The last five years have seen some interesting happenings in the advertising technology market. New ways of automating the sales process began to form direct connections between buyers and sellers and both sides realized these connections enabled them to react more quickly to changing market conditions and make more beneficial decisions than they could before. In short, both sides capture more value. There is a distinction that bears mentioning about the new ways of automation, there are two distinct types of technology, those that make people more effective and those that replaced people. Once decision making processes can be modeled and replicated by an algorithm, a machine can perform the task. In today's guaranteed/reserved advertising environments, people determine what to buy and how much to pay. Technologies such as RTB exchanges and private market places are purely execution facilities. In other words, the technology is told what to buy and the maximum price.
So what is missing? Tools that turn media buyers and salespeople into bionic super-teams, trading negotiation tools. When looking at media, it is clear that media is very different than the stuff being traded on Wall street. This difference is underpinned by what we call the owner-performance paradigm. As an asset, media's performance is nearly completely determined by the buyer. Other assets are nearly always the opposite. The performance of a stock is not impacted by who owns it. On the other hand, media is a blank canvass, the ROI is entirely driven by buying from the right publisher, targeting the right audience, and delivering the right creative. Screw up any of those in a big way and the ROI is zero.
So, what are trading negotiation tools? Let's start with the definition of a negotiation "to discuss something formally in order to make an agreement". RTB, private marketplace auctions, and programmatic direct solutions are not negotiations. Any environment where one side sets a price and the other can only accept or reject, without a counteroffer, is not a negotiation. What most fail to understand about the current landscape of adtech is that there does not exist any technology that empowers the negotiators. This is the fundamental reason for sales teams push back against the implementation of such technology.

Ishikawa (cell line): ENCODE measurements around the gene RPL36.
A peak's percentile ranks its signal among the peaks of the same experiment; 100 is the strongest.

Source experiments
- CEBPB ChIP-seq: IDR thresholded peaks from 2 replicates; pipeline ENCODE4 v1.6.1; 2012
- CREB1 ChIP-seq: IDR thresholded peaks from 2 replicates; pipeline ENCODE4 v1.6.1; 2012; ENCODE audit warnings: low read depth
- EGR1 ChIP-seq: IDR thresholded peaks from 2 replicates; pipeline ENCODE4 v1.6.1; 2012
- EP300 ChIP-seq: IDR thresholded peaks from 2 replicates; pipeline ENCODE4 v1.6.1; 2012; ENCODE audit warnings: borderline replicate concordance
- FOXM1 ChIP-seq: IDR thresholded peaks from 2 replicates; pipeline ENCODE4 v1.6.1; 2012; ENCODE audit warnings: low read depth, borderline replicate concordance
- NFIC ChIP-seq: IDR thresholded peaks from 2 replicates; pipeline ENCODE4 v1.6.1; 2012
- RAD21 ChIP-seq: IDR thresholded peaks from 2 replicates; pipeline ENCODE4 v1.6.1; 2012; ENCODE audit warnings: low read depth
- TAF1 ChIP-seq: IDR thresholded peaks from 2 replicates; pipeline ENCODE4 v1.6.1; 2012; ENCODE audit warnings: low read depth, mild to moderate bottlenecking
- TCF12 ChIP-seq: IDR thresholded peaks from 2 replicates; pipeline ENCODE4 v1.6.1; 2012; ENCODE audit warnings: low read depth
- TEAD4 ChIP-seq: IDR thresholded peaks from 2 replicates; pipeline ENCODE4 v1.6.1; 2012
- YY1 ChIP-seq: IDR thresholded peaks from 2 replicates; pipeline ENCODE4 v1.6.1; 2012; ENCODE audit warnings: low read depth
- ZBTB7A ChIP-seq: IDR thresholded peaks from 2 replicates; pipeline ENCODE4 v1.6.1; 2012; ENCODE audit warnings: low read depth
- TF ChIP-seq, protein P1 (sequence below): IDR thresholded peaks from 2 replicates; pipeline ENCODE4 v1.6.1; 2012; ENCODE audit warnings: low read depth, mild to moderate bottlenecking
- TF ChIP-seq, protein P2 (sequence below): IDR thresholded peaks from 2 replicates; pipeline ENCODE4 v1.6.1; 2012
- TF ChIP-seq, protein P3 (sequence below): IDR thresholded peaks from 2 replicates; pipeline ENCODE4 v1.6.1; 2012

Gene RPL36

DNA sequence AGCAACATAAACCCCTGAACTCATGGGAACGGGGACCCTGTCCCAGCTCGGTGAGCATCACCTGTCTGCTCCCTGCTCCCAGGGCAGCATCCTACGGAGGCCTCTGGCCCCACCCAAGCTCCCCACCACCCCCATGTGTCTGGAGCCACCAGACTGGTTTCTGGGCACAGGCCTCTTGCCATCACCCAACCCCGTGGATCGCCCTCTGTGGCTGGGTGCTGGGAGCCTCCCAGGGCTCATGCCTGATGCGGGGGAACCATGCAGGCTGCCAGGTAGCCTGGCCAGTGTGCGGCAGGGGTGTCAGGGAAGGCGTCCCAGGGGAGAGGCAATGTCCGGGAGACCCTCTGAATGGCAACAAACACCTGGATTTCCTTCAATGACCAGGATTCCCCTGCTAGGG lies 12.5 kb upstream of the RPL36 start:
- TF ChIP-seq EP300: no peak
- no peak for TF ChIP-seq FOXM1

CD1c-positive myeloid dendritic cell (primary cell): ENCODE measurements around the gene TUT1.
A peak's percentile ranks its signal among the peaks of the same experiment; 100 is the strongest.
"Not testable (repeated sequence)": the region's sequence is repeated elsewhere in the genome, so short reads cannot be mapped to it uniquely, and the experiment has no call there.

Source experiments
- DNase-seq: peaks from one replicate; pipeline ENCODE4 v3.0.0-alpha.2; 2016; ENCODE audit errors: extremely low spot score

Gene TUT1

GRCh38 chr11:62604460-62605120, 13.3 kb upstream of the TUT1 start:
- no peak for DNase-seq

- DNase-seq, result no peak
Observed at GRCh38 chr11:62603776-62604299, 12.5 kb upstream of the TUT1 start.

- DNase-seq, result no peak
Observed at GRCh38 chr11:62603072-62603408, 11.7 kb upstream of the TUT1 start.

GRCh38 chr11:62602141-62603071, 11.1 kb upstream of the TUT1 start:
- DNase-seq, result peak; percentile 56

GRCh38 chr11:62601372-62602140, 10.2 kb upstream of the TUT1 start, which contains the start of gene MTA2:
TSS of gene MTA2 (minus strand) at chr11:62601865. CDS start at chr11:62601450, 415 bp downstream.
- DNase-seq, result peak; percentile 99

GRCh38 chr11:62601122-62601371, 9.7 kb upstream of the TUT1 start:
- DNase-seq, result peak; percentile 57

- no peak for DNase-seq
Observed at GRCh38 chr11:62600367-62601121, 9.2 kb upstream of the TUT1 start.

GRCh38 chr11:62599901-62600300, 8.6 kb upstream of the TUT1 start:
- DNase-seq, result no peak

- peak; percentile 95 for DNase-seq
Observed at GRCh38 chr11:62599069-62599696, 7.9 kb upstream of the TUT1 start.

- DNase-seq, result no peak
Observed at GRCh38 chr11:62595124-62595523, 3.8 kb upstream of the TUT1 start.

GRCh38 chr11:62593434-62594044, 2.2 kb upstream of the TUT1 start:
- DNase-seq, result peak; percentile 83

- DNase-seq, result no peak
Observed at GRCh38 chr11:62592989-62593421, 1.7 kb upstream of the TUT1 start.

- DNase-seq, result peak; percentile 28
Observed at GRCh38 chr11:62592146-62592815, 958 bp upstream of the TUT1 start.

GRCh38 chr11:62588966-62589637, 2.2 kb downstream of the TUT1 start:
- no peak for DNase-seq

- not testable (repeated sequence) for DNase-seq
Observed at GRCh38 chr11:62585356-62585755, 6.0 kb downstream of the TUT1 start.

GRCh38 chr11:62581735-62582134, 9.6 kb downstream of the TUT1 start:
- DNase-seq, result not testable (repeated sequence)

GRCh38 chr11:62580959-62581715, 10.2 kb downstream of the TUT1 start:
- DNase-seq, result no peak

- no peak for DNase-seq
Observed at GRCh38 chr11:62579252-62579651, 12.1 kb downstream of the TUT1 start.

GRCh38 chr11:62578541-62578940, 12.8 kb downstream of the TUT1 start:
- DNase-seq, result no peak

To unleash the full power of markets, buyers need to have the ability to evaluate alternatives and make substitution decisions. In private marketplaces this is an impossibility. What makes people so important in the process of buying guaranteed/reserved media is their understanding of substitutability. The fundamental nature of real time bidding is single threaded. The single threaded architecture means that every impression is either bid on or not. Instead, a better approach is to understand the broad nature of what is available and make "or" decisions instead of "yes/no" decisions. None of the current transaction automation platforms - DSPs, SSPs, ad exchanges, private markets, trading desks, etc. support the negotiation process, they simply remove negotiation.
Turning the sales force in to a bionic super-team is very different from turning them into unemployed people. Our technology builds bionic super-teams.